That’s how I used to refer to the USC Law Center. My three years there neatly coincided with Reagan’s first term in office. They were relentlessly miserable. With each passing day I became more class-conscious and more appalled at the intellectual and moral bankruptcy of the American professional demographic. Each day was filled with political and interpersonal torment.
I remember going to a social gathering for new law students a week or two before classes started. Somebody mentioned that I drove an old Mustang. One of the more attractive young women present looked at me with a smile and said, “Is it a convertible?”
Never, not for one minute, did I buy into the Reagan-Thatcher ideology. Fortunately, I also did not buy into their investment strategy. When Reagan was riding high and his chief economic adviser was from the USC business school next door, I argued that borrowing billions from the Japanese to build nuclear weapons was not conservative – or wise.
Why did I go there? If I was so miserable, why didn’t I transfer? I figured one top-tier law school probably was as good as the next. Looking back, I’m glad I stayed. A few days before graduation, one of my classmates, a quiet young woman whom I didn’t really know, spoke to me. “I’m glad you were in our class. You’re more like some kind of artist. More people like you should study law.” She was a nice person but I’m not sure what she meant.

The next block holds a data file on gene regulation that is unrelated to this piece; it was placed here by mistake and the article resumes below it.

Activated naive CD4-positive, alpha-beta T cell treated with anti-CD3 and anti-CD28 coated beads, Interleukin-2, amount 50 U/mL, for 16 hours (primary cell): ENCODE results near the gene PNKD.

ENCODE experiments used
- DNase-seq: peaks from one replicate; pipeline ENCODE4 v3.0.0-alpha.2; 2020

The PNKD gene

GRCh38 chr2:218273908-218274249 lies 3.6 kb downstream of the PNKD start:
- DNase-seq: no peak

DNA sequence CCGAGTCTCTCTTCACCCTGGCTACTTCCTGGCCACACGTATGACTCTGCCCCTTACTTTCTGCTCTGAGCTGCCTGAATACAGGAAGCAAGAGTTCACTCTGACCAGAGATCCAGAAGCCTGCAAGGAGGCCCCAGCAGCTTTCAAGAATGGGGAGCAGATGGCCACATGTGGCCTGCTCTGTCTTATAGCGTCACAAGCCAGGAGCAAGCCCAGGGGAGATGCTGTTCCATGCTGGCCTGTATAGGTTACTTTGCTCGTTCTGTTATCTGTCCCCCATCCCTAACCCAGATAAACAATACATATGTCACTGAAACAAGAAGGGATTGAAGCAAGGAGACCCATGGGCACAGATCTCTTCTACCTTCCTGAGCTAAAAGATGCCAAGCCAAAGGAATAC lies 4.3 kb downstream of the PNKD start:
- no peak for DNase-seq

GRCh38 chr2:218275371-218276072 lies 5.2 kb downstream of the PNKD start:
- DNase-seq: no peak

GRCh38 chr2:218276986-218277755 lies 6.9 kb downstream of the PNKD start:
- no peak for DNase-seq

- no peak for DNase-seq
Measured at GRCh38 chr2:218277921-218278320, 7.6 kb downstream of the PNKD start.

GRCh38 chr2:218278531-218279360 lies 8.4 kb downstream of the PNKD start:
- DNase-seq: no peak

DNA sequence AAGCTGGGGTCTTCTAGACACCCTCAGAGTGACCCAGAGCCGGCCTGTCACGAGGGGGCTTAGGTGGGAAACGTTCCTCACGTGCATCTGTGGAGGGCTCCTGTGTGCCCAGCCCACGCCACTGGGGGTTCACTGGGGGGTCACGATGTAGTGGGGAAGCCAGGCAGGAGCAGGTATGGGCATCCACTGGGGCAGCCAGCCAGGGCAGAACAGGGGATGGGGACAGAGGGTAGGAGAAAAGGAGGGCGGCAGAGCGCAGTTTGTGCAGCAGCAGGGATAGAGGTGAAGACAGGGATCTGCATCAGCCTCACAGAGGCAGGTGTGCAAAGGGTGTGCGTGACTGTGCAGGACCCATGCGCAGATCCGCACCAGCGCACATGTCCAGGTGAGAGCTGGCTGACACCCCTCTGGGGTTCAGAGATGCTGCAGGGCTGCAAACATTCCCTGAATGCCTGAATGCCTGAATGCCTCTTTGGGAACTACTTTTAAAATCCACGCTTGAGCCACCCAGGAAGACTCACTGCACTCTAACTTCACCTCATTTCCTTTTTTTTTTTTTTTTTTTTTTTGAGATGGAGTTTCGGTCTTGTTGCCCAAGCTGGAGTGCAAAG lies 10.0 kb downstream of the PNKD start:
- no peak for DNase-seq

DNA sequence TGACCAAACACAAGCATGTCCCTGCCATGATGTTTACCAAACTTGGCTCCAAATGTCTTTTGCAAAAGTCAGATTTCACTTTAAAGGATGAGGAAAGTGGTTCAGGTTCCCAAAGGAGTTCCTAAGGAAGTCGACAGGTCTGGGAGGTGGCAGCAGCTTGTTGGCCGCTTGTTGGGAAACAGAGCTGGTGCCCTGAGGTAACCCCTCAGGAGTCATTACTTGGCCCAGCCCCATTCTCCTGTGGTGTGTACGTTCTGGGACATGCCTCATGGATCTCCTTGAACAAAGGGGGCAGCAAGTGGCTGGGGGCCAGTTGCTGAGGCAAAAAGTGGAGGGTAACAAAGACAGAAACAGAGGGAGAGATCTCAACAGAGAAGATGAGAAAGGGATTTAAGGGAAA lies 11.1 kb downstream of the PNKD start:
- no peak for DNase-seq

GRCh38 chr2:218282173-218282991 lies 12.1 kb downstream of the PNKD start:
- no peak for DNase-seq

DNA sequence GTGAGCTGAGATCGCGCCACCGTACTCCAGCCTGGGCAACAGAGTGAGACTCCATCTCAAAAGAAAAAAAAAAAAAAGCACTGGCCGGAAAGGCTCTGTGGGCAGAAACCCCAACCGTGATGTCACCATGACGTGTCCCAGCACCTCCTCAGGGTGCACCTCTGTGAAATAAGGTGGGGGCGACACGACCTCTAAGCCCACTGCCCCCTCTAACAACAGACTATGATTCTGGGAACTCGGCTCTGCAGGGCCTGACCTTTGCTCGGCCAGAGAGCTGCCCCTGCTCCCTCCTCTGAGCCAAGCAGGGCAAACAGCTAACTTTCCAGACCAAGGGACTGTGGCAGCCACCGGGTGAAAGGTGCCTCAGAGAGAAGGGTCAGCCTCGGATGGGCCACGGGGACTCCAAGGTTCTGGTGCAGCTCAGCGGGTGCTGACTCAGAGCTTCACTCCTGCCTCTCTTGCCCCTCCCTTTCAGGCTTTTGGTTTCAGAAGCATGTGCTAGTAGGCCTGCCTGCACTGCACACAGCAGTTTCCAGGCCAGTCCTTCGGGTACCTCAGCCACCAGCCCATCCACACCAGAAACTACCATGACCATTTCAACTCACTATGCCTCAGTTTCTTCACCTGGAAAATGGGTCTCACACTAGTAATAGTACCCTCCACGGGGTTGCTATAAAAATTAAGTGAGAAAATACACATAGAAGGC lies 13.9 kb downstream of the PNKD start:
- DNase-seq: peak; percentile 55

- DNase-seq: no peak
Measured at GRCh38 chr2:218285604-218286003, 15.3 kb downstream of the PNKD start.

On our graduation day, 25 years ago today, one of my plaid-shorts-wearing, right-wing classmates tossed an object in my direction while we were in the student lounge. It was a vial of cocaine. The guy showed me another perfect Republican smile. “Get a good job and you’ll be able to afford it, too.”
If I could travel back in time and sit with young Scott, I’d tell him this: Don’t take it seriously. Don’t come to class often, and when you do, don’t come sober. Don’t argue politics or the law in law school unless it improves your buzz. Get a nice left-handed acoustic guitar and hang out on Venice Beach. Learn the law from the bar review people, not your professors. Practice for exams as much as possible and study as little as possible. You’ll be a big scholar and you’ll be an even better mediocre musician.